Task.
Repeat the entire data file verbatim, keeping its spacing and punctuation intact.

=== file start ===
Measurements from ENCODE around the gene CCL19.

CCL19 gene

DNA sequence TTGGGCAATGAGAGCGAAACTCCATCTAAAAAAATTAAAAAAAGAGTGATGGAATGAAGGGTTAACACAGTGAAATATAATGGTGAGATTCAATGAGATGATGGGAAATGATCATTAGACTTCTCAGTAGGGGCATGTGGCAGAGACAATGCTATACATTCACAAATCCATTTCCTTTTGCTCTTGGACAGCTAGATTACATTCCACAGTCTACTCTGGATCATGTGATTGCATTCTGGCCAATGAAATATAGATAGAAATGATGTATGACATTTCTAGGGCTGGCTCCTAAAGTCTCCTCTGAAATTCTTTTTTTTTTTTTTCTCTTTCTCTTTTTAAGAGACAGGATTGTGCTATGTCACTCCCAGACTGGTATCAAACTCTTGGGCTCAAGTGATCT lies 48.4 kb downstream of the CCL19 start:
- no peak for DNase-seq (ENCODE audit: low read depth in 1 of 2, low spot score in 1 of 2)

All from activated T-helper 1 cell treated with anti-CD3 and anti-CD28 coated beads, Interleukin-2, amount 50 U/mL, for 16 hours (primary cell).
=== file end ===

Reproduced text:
Measurements from ENCODE around the gene CCL19.

CCL19 gene

DNA sequence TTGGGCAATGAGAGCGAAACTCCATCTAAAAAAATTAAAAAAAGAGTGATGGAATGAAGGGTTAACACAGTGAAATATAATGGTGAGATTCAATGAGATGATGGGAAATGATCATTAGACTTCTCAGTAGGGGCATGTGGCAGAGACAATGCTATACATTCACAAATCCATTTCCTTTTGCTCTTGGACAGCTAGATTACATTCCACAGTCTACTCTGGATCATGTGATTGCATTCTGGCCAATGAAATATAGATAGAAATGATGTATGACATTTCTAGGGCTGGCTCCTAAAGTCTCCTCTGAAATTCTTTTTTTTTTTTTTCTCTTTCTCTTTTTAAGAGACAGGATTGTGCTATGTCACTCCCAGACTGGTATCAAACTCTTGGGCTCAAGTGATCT lies 48.4 kb downstream of the CCL19 start:
- no peak for DNase-seq (ENCODE audit: low read depth in 1 of 2, low spot score in 1 of 2)

All from activated T-helper 1 cell treated with anti-CD3 and anti-CD28 coated beads, Interleukin-2, amount 50 U/mL, for 16 hours (primary cell).